To have “Downton Abbey” as a movie is to get a glimpse of and to be re-immersed in the “warm bath of privilege.” There is a fantasy of a “benign aristocracy, grateful underlings and a ‘noblesse oblige.’” But what fun they have in this film, and the audience did too, laughing, cheering, applauding at certain parts. We were glad to see the characters again. Maggie Smith was back as Violet, the Dowager Countess of Grantham. She was given some of the best lines, some real “zingers,” such as, “Sarcasm is the lowest form of wit.” In the movie she is determined in her scheming to secure a family inheritance. In the plot, Maggie Smith has a long-standing beef with Lady Maud Bagshaw, (Imelda Staunton), one of the queen’s ladies in waiting. “Harry Potter” followers recognized the actress as Hogwarts Headmistress Delores Umbridge. The Butler, Mr. Carson, (Jim Carter), returns, entirely as “himself” as he struts down the long walk to the castle. “You can count on me, M’Lady.” He is asked to come out of retirement for a very special occasion, to “oversee the polishing of every silver fork,” since the new butler, Mr. Barrow (Rob James-Collier) is deemed too inexperienced for the job. And what is the occasion? As the plot of the movie reveals, “Excitement is high at Downton Abbey when the Crawley family learns that King George V and Queen Mary are coming to visit.” The year is 1927. There will be a lavish meal, a fancy parade, and a grand ball in honor of King George and Queen Mary. It is an Upstairs/Downstairs peek into aristocracy. (We are all voyeurs, looking for a glimpse into the intimacies and sexual lives of others…) Upstairs is Robert Crawley, the Earl of Granthem (Hugh Bonneville) and his wife, Cora Crawley, the Countess of Granthem (Elizabeth McGovern). In the movie Lady Cora dispenses her usual calming looks and soothing advice, still oblivious to her husband’s seeming preference for the company of the dog. The Crawleys’ two daughters are present, Lady Mary (Michele Dockery) and Lady Edith (Laura Carmichael.)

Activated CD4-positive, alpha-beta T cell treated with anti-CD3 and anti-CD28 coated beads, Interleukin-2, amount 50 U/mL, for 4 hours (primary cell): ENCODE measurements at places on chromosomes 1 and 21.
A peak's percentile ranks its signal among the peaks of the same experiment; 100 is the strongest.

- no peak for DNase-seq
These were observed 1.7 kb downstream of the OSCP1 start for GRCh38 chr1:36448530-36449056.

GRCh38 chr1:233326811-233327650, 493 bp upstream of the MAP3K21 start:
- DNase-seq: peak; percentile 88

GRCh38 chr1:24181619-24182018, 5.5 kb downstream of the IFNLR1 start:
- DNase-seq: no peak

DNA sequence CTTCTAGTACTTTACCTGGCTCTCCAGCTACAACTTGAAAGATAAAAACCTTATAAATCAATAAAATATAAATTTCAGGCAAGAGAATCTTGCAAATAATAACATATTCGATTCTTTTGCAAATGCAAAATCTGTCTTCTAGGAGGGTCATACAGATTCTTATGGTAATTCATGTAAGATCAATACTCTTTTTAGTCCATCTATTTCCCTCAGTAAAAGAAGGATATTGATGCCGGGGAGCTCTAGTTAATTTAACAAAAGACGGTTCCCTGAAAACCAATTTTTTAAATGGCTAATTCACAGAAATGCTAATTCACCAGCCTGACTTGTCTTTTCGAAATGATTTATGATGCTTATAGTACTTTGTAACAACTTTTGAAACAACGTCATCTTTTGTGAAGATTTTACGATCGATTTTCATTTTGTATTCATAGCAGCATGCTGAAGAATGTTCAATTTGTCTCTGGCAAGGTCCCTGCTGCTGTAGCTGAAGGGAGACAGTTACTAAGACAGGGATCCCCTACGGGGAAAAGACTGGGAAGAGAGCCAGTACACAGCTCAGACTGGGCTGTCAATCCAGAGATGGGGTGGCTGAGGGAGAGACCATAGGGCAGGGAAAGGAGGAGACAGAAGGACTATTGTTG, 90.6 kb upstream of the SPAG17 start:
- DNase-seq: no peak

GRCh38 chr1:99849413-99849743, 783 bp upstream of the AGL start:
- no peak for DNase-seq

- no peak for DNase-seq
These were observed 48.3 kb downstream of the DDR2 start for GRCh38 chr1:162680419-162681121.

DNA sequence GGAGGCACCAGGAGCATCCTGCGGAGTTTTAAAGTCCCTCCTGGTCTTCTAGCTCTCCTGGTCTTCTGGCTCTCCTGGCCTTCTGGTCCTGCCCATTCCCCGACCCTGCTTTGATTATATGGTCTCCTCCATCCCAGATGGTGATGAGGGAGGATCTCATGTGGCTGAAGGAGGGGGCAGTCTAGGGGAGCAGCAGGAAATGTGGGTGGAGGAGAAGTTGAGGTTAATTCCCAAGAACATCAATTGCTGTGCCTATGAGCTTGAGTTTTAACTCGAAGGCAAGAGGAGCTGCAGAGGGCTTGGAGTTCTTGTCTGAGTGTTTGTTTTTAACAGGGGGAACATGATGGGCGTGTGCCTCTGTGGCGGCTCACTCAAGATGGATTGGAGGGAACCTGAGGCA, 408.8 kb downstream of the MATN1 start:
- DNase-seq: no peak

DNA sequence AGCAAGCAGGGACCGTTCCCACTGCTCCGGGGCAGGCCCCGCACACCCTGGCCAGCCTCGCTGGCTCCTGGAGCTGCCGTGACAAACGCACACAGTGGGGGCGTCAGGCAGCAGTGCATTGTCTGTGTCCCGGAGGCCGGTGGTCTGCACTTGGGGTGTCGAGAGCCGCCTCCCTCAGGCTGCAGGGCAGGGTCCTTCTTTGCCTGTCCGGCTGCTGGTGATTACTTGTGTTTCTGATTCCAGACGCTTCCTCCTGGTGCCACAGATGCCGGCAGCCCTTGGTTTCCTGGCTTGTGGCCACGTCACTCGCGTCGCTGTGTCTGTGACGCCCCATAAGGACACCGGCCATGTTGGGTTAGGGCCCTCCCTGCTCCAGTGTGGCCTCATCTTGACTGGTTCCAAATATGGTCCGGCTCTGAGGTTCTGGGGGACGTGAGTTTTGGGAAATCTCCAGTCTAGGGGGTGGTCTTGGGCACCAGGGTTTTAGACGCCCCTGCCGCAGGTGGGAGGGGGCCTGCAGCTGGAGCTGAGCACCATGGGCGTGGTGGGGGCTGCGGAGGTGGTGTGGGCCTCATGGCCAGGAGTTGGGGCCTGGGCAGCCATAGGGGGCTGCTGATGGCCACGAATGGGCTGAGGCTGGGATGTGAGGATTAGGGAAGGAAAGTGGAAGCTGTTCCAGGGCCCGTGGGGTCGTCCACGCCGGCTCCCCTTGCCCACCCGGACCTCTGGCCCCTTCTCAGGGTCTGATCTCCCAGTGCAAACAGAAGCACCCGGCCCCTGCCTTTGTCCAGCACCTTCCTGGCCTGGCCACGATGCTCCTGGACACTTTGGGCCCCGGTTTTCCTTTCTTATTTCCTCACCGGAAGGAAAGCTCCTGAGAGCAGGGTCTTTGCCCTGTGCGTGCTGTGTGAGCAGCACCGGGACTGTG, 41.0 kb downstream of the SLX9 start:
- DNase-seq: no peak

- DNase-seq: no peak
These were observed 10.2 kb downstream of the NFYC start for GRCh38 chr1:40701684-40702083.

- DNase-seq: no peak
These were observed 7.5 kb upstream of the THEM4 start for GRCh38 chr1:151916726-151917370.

When the royal household staff arrives, the Downton servants (The Downstairs people) are informed that the king and queen travel with their own chefs and attendants—and their help will not be needed. This sets the stage for revolt, an impromptu scheme and other shenanigans. Mrs. Patmore, the cook, (Lesley Nicol) is there and straight-speaking, spontaneous Daisy is with Mrs. Patmore in the kitchen. Daisy is engaged to Andy, a butler, but Daisy is postponing the date of their marriage. The valet Mr. Bates is back (Brendan Coyle) with his wife, Lady’s maid Anna (Joanne Froggatt.) They are both up to real mischief and have a sharp eye for what goes on.